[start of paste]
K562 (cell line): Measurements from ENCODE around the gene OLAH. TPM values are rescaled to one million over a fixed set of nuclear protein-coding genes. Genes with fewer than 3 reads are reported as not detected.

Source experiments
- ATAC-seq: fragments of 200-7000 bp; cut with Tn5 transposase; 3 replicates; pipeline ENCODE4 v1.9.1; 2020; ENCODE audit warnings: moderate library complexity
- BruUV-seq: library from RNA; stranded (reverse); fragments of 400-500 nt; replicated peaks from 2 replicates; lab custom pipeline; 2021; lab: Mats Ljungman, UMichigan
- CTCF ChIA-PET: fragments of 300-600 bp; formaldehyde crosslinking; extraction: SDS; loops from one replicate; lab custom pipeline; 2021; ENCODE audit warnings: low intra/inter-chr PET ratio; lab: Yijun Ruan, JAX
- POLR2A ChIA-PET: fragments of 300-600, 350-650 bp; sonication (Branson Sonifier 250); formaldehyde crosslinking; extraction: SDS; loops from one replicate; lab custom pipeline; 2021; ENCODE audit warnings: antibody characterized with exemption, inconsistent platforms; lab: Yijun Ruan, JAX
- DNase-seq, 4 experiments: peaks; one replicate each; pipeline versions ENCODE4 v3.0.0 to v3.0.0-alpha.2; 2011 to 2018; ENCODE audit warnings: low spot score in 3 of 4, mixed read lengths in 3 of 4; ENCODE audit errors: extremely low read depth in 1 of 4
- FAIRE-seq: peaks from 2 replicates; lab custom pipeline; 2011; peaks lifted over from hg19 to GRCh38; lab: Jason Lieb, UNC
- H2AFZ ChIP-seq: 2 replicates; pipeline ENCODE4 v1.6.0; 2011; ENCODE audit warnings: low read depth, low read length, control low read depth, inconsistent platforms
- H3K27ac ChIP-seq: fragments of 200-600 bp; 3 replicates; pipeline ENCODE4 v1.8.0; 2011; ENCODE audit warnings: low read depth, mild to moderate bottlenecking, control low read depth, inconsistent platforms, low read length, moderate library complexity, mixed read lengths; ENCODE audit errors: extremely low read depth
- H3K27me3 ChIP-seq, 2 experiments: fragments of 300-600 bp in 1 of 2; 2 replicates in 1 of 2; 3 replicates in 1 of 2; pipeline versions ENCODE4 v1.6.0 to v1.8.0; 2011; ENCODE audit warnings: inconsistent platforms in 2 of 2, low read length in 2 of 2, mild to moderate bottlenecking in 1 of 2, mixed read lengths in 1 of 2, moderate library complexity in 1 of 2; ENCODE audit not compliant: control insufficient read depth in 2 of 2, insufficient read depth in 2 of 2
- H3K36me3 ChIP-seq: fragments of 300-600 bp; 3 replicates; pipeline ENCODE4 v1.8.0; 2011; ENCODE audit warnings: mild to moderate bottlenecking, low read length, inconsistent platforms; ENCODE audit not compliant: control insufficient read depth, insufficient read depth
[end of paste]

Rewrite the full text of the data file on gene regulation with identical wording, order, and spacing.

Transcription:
K562 (cell line): Measurements from ENCODE around the gene OLAH. TPM values are rescaled to one million over a fixed set of nuclear protein-coding genes. Genes with fewer than 3 reads are reported as not detected.

Source experiments
- ATAC-seq: fragments of 200-7000 bp; cut with Tn5 transposase; 3 replicates; pipeline ENCODE4 v1.9.1; 2020; ENCODE audit warnings: moderate library complexity
- BruUV-seq: library from RNA; stranded (reverse); fragments of 400-500 nt; replicated peaks from 2 replicates; lab custom pipeline; 2021; lab: Mats Ljungman, UMichigan
- CTCF ChIA-PET: fragments of 300-600 bp; formaldehyde crosslinking; extraction: SDS; loops from one replicate; lab custom pipeline; 2021; ENCODE audit warnings: low intra/inter-chr PET ratio; lab: Yijun Ruan, JAX
- POLR2A ChIA-PET: fragments of 300-600, 350-650 bp; sonication (Branson Sonifier 250); formaldehyde crosslinking; extraction: SDS; loops from one replicate; lab custom pipeline; 2021; ENCODE audit warnings: antibody characterized with exemption, inconsistent platforms; lab: Yijun Ruan, JAX
- DNase-seq, 4 experiments: peaks; one replicate each; pipeline versions ENCODE4 v3.0.0 to v3.0.0-alpha.2; 2011 to 2018; ENCODE audit warnings: low spot score in 3 of 4, mixed read lengths in 3 of 4; ENCODE audit errors: extremely low read depth in 1 of 4
- FAIRE-seq: peaks from 2 replicates; lab custom pipeline; 2011; peaks lifted over from hg19 to GRCh38; lab: Jason Lieb, UNC
- H2AFZ ChIP-seq: 2 replicates; pipeline ENCODE4 v1.6.0; 2011; ENCODE audit warnings: low read depth, low read length, control low read depth, inconsistent platforms
- H3K27ac ChIP-seq: fragments of 200-600 bp; 3 replicates; pipeline ENCODE4 v1.8.0; 2011; ENCODE audit warnings: low read depth, mild to moderate bottlenecking, control low read depth, inconsistent platforms, low read length, moderate library complexity, mixed read lengths; ENCODE audit errors: extremely low read depth
- H3K27me3 ChIP-seq, 2 experiments: fragments of 300-600 bp in 1 of 2; 2 replicates in 1 of 2; 3 replicates in 1 of 2; pipeline versions ENCODE4 v1.6.0 to v1.8.0; 2011; ENCODE audit warnings: inconsistent platforms in 2 of 2, low read length in 2 of 2, mild to moderate bottlenecking in 1 of 2, mixed read lengths in 1 of 2, moderate library complexity in 1 of 2; ENCODE audit not compliant: control insufficient read depth in 2 of 2, insufficient read depth in 2 of 2
- H3K36me3 ChIP-seq: fragments of 300-600 bp; 3 replicates; pipeline ENCODE4 v1.8.0; 2011; ENCODE audit warnings: mild to moderate bottlenecking, low read length, inconsistent platforms; ENCODE audit not compliant: control insufficient read depth, insufficient read depth